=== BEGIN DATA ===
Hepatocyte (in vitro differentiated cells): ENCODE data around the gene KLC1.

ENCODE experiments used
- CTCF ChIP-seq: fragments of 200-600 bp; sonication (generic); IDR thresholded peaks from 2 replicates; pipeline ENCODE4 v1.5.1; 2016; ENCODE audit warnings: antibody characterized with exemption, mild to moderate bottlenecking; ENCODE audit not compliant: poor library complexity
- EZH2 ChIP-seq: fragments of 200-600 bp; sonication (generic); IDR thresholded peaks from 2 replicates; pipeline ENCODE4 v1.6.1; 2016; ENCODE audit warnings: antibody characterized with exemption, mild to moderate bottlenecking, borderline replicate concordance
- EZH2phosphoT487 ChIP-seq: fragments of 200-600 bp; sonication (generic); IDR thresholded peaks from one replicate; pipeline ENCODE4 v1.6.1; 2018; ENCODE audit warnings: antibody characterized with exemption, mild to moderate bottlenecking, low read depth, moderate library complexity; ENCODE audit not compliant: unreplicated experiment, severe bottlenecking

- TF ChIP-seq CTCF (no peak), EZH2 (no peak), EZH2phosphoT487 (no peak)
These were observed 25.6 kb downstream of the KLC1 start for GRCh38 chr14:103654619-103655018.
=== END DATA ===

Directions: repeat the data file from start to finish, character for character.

Hepatocyte (in vitro differentiated cells): ENCODE data around the gene KLC1.

ENCODE experiments used
- CTCF ChIP-seq: fragments of 200-600 bp; sonication (generic); IDR thresholded peaks from 2 replicates; pipeline ENCODE4 v1.5.1; 2016; ENCODE audit warnings: antibody characterized with exemption, mild to moderate bottlenecking; ENCODE audit not compliant: poor library complexity
- EZH2 ChIP-seq: fragments of 200-600 bp; sonication (generic); IDR thresholded peaks from 2 replicates; pipeline ENCODE4 v1.6.1; 2016; ENCODE audit warnings: antibody characterized with exemption, mild to moderate bottlenecking, borderline replicate concordance
- EZH2phosphoT487 ChIP-seq: fragments of 200-600 bp; sonication (generic); IDR thresholded peaks from one replicate; pipeline ENCODE4 v1.6.1; 2018; ENCODE audit warnings: antibody characterized with exemption, mild to moderate bottlenecking, low read depth, moderate library complexity; ENCODE audit not compliant: unreplicated experiment, severe bottlenecking

- TF ChIP-seq CTCF (no peak), EZH2 (no peak), EZH2phosphoT487 (no peak)
These were observed 25.6 kb downstream of the KLC1 start for GRCh38 chr14:103654619-103655018.